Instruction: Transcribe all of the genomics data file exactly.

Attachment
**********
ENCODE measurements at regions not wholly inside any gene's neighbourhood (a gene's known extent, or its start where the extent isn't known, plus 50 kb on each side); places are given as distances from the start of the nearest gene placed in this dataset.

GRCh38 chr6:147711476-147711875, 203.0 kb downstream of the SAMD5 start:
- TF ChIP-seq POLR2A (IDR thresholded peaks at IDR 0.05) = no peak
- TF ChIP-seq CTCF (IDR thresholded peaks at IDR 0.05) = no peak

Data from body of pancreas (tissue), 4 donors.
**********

ENCODE measurements at regions not wholly inside any gene's neighbourhood (a gene's known extent, or its start where the extent isn't known, plus 50 kb on each side); places are given as distances from the start of the nearest gene placed in this dataset.

GRCh38 chr6:147711476-147711875, 203.0 kb downstream of the SAMD5 start:
- TF ChIP-seq POLR2A (IDR thresholded peaks at IDR 0.05) = no peak
- TF ChIP-seq CTCF (IDR thresholded peaks at IDR 0.05) = no peak

Data from body of pancreas (tissue), 4 donors.